Malawi’s troubled times ahead
The disputed May 2019 presidential elections are set to cast a long shadow. Protests – at times violent – have continued since then as the opposition seeks to force government to negotiate. The protests have been strongest in opposition strongholds in the northern and central region of Malawi.
International observers ruled that the polls were free and fair… [but the constitutional court overturned the vote]. Former president Bakili Muluzi and some civil society groups have sought to play a mediating role but have yet been unable to achieve a compromise between the two sides.
President Peter Mutharika, known for his slow decision-making and his ambition to turn Malawi into a country like Singapore, won re-election in a tightly run race. The leader of the governing Democratic Progressive Party (DPP) secured 38.6% while Lazarus Chakwera of the Malawi Congress Party (MCP) got 35.4% – a difference of about 59,000 votes. Saulos Chilima who is Mutharika’s deputy and campaigned on an anti-corruption platform, won 20.2% backing. Chakwera and Chilima want continue to attack Mutharika on his governance, and want Malawi Electoral Commission boss Jane Ansah to be sacked.
Because of the split vote, the DPP took just 65 seats in the 193-seat national assembly, followed by the MCP with 55 and independents with another 55. Chilima’s United Transformation Movement took just four seats. That leaves the opposition with enough power to trouble the DPP’s legislative agenda, if it can rally enough independent members of parliament…
In terms of diplomacy, Malawi’s border dispute with Tanzania is one of the country’s top concerns. Despite years of discussions about seeking a mediated solution, there does not seem to be a resolution on the horizon.
Mutharika’s agenda for the year ahead is largely focused on the economy. The country is dependent on rain-fed agriculture, with tobacco the country’s top export and maize its most important staple crop. Malawi was due to produce 206.9 kilogrammes in 2019, up from 202m in 2018. In terms of agricultural diversification, the government is pushing for more cotton and legume production.
Education, infrastructure and diversification are some of the Mutharika government’s main policy priorities. But it has a three-year International Monetary Fund programme in train due to high public debt and deficits, which will constrain its ability to spend.
Despite the devastation of from March 2019’s Cyclone Idai, which made many people dependent on food aid, the economy is on a short-term growth spurt. Maize production was predicted to hit 3.4m tonnes in 2019, representing 25.7% year-on-year growth. Rice and cotton predictions were for growth of 19.5% and 35.3%, respectively.
Irrigation is being rolled out to fight the reliance on unpredictable rain pattern. Funding from the World Bank is supporting the Greenbelt Initiative, which will cover 4,000ha on the banks of the Shire River.
Improving the power supply, which is currently based mainly on hydro-electricity, has been a challenge. Malawi has been importing power from Zambia since late 2018. Construction of the 300MW Kam’mwamba coal-fired facility is expected to pick up in 2020 and finish off in 2021. The country produces 350MW and is seeking to raise its generation capacity to 720MW by 2020 and to 1,000MW by 2023.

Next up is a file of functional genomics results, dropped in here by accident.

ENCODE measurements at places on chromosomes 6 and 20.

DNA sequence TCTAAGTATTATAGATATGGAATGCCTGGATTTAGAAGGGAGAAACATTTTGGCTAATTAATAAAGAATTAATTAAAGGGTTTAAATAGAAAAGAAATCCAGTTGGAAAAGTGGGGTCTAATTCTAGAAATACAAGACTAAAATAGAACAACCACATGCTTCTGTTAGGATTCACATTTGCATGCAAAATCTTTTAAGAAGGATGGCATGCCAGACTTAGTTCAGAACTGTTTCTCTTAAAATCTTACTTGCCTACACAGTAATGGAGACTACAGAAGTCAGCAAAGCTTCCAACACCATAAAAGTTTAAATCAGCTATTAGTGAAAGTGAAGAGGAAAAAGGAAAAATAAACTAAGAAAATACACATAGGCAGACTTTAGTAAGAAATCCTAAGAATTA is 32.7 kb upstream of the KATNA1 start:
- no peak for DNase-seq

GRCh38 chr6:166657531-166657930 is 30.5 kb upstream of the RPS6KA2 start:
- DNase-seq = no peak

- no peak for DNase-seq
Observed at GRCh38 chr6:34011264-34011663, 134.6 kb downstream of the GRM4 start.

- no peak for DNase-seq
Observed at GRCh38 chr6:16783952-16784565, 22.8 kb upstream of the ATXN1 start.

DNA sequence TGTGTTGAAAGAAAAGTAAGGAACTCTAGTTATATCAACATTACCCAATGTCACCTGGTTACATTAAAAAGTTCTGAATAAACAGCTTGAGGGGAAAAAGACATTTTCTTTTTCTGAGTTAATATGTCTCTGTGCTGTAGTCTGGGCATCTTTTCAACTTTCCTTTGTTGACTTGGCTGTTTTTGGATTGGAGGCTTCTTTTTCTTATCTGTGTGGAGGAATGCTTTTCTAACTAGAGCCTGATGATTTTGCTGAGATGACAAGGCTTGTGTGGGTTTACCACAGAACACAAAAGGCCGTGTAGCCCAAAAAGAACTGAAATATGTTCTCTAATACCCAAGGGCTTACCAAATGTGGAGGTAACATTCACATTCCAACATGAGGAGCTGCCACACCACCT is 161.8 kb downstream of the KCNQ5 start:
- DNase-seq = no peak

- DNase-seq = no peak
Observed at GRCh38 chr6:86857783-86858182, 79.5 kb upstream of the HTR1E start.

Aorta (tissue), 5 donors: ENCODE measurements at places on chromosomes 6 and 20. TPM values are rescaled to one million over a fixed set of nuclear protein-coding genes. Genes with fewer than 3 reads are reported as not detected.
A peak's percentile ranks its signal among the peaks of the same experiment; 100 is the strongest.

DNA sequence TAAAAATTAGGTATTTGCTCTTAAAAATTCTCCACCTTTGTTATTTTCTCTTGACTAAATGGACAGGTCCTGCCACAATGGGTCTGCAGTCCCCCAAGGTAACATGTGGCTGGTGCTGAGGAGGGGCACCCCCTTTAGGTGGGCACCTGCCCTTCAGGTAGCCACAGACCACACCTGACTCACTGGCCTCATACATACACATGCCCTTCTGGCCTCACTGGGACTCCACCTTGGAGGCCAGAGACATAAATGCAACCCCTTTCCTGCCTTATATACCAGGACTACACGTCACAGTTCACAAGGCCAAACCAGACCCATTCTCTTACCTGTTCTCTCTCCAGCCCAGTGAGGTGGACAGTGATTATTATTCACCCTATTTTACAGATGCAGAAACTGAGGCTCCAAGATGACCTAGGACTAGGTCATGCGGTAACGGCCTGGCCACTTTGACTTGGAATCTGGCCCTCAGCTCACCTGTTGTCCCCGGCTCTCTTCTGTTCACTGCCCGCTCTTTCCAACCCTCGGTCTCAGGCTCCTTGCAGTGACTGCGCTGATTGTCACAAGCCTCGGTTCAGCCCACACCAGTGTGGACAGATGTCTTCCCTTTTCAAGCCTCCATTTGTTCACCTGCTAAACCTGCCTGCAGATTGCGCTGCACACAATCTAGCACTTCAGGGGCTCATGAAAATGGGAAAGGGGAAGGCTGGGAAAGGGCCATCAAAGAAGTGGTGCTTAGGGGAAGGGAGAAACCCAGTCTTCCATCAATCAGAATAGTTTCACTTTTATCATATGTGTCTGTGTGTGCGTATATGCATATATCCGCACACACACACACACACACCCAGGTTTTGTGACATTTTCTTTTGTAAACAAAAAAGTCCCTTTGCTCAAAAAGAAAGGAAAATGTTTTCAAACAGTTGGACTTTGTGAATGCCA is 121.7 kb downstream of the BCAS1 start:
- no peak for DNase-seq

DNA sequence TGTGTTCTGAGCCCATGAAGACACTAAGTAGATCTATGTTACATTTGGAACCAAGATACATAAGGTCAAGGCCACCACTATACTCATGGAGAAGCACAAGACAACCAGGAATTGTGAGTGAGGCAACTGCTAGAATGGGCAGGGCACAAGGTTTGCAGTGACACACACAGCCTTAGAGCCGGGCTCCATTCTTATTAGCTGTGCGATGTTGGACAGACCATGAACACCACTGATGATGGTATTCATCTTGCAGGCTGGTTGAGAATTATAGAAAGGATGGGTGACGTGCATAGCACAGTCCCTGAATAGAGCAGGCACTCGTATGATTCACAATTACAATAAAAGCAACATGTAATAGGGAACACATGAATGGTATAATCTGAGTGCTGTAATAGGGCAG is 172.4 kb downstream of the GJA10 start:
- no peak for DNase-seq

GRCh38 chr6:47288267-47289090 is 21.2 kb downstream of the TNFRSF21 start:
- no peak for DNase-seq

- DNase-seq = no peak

Mining projects are a potential source of diversification, but the government says that the post-election troubles have reduced investor interest. Canadian firm Mkango is working on its feasibility study for the Songwe Hill rare earths project. It is looking for investors for its Thambani uranium, tantalum and niobium project. – The African Report, January-March 2020
The unfinished business of the National Assembly
MPs should not take Malawians for granted. They were elected for a reason – to serve people and not self. The sad part of our democracy is that MPs sometimes think they are above the law; and their behaviour falls short of the salutation of “Honourable”. Legislators from both sides – government and opposition behave as if they are above the law. The arm of government they belong to – the National Assembly – is a serious one and needs mature people who put national duty first and the rest second. No wonder, the Human Rights Defenders Coalition (HRDC) leadership called the MPs childish.
We call upon our legislators not to let down the people of Malawi. They have an obligation to do what they were elected for – pass laws that would change Malawi for the better. What is critical for Malawi is to have laws that would help us elect a president that goes into office with a majority. The court has clearly stipulated what majority entails.
The MPs should therefore do the needful and pass laws that do not create room for a constitutional crisis and unnecessary protracted court battle – yet the Constitutional Court has ordered that within 150 days from February 3 – Malawi should hold fresh presidential elections.
The scuffles in the National Assembly must stop. They do not reflect well on the conduct of these honourables. They have serious business to conduct on behalf of the electorate from 193 constituencies from Chitipa to Nsanje.
That is why we feel the unfinished business of the National Assembly should be considered in view of an impending election. With laws that have been passed piecemeal – the country seems to be taking two steps forward and three steps backwards.
We are likely to have serious challenges, yet again, during the fresh presidential elections – thanks to the behaviour and conduct of our so-called “honourable” MPs. Malawians deserve better. They need representation in the National Assembly that is responsible; that is there to serve country first and politics and their parties later. Again – we say – MPs ought to rise above party politics.